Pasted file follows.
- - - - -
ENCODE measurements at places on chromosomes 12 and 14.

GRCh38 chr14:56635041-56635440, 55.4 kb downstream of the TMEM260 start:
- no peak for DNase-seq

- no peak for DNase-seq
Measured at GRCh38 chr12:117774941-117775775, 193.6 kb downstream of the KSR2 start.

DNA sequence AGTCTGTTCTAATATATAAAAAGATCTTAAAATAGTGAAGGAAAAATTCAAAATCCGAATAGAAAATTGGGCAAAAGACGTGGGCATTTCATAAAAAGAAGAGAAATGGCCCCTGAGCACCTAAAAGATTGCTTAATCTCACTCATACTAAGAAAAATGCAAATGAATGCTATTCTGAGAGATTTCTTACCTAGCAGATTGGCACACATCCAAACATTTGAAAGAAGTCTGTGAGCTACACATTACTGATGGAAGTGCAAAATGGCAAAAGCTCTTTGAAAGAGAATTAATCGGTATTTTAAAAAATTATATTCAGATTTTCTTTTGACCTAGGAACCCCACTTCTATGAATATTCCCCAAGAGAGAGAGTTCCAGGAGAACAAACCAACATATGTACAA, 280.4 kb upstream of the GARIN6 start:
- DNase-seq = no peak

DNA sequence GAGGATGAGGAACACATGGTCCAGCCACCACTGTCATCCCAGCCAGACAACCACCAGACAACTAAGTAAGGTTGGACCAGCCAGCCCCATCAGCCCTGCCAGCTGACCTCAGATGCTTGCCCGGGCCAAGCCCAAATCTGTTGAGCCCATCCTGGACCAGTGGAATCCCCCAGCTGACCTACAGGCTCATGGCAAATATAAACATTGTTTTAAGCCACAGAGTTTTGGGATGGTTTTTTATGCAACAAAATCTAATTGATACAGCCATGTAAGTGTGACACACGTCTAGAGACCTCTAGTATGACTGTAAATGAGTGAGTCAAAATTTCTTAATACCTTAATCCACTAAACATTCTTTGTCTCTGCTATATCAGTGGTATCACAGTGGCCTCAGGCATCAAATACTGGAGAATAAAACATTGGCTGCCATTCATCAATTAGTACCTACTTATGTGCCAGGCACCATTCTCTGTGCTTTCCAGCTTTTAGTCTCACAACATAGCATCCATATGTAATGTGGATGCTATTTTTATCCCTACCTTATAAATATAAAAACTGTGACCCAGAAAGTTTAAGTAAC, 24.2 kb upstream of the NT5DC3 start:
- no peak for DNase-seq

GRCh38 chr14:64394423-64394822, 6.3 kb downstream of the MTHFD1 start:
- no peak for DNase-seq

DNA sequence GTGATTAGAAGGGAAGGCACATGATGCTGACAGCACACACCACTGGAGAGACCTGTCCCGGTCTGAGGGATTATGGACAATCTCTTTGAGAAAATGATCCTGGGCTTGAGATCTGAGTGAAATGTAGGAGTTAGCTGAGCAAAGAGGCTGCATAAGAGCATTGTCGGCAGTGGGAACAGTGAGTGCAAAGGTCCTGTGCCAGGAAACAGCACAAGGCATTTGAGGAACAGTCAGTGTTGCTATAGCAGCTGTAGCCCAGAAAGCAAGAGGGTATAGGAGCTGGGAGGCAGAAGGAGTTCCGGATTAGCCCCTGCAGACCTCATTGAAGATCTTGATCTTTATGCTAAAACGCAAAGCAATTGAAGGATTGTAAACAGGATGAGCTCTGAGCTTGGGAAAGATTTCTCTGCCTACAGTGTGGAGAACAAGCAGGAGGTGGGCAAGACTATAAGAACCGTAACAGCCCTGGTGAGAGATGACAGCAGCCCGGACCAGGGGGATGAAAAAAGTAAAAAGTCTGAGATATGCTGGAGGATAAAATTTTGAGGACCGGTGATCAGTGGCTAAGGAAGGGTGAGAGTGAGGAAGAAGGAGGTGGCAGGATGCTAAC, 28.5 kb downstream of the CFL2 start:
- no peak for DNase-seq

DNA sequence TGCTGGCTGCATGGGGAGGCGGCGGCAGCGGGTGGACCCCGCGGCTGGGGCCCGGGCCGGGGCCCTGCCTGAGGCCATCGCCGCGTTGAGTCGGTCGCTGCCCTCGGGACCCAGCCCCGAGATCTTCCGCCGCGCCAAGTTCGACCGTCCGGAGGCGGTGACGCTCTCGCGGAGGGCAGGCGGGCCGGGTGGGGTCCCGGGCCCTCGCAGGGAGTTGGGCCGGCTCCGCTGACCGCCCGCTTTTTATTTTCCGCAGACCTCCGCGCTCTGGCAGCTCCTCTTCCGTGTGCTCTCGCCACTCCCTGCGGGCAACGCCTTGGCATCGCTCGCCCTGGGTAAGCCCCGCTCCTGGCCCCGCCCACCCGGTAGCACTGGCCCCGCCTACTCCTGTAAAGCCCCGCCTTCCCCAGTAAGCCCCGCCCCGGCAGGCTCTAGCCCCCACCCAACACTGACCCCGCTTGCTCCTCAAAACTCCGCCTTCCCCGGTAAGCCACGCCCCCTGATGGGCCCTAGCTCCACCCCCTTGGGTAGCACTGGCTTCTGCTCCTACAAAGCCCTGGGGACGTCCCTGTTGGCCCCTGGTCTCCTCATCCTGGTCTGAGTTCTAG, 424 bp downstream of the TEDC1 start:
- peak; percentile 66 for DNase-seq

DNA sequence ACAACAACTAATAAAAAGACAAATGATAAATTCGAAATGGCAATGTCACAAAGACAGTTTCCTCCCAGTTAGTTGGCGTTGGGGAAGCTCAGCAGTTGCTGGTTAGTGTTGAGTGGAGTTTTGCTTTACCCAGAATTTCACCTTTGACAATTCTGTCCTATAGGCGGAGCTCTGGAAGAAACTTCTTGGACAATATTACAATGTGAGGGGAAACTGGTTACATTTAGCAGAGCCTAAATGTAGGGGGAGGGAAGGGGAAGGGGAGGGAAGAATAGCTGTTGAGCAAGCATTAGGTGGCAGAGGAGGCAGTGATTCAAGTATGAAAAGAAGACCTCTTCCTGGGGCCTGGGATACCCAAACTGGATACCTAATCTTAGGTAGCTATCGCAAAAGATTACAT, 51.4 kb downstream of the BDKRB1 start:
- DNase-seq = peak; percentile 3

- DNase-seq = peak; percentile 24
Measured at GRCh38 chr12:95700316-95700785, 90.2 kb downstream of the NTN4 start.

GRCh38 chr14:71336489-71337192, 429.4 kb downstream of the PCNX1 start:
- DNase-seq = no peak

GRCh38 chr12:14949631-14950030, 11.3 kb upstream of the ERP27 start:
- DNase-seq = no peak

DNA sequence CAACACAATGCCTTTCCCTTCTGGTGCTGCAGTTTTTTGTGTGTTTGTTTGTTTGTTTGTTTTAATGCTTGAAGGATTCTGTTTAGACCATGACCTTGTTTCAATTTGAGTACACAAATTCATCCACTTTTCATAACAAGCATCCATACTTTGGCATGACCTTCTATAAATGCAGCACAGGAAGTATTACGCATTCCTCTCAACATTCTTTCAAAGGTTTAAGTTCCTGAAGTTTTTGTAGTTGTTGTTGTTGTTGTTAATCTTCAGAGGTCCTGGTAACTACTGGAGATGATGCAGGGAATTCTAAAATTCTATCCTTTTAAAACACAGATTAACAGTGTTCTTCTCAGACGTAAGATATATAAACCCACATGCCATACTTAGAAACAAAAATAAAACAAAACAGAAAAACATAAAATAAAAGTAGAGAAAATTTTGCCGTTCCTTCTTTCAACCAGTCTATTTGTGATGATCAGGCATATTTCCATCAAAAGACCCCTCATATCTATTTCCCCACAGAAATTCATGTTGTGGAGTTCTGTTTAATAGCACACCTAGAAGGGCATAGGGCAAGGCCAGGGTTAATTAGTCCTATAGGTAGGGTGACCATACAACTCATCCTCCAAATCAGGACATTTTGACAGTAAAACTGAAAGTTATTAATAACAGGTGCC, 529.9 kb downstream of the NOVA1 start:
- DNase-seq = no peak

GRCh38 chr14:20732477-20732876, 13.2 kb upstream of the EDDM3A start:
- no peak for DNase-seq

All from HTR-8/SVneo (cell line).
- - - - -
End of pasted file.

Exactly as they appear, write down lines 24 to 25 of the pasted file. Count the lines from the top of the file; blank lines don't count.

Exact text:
DNA sequence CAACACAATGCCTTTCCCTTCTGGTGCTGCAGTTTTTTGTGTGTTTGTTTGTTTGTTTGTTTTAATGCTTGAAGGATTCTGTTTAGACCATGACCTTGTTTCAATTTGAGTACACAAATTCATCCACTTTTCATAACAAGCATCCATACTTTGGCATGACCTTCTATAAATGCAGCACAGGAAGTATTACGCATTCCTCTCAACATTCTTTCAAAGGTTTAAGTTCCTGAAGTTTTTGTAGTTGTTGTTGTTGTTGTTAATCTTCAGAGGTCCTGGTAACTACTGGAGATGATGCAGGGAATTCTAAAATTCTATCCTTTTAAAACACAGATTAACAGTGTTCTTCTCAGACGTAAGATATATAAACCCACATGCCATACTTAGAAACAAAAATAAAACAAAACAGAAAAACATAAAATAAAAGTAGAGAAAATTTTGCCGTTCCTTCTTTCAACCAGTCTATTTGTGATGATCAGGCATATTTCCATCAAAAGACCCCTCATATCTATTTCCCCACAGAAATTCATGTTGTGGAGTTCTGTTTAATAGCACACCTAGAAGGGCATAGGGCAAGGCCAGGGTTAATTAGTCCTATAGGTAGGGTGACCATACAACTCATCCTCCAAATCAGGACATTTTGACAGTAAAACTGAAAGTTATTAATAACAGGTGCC, 529.9 kb downstream of the NOVA1 start:
- DNase-seq = no peak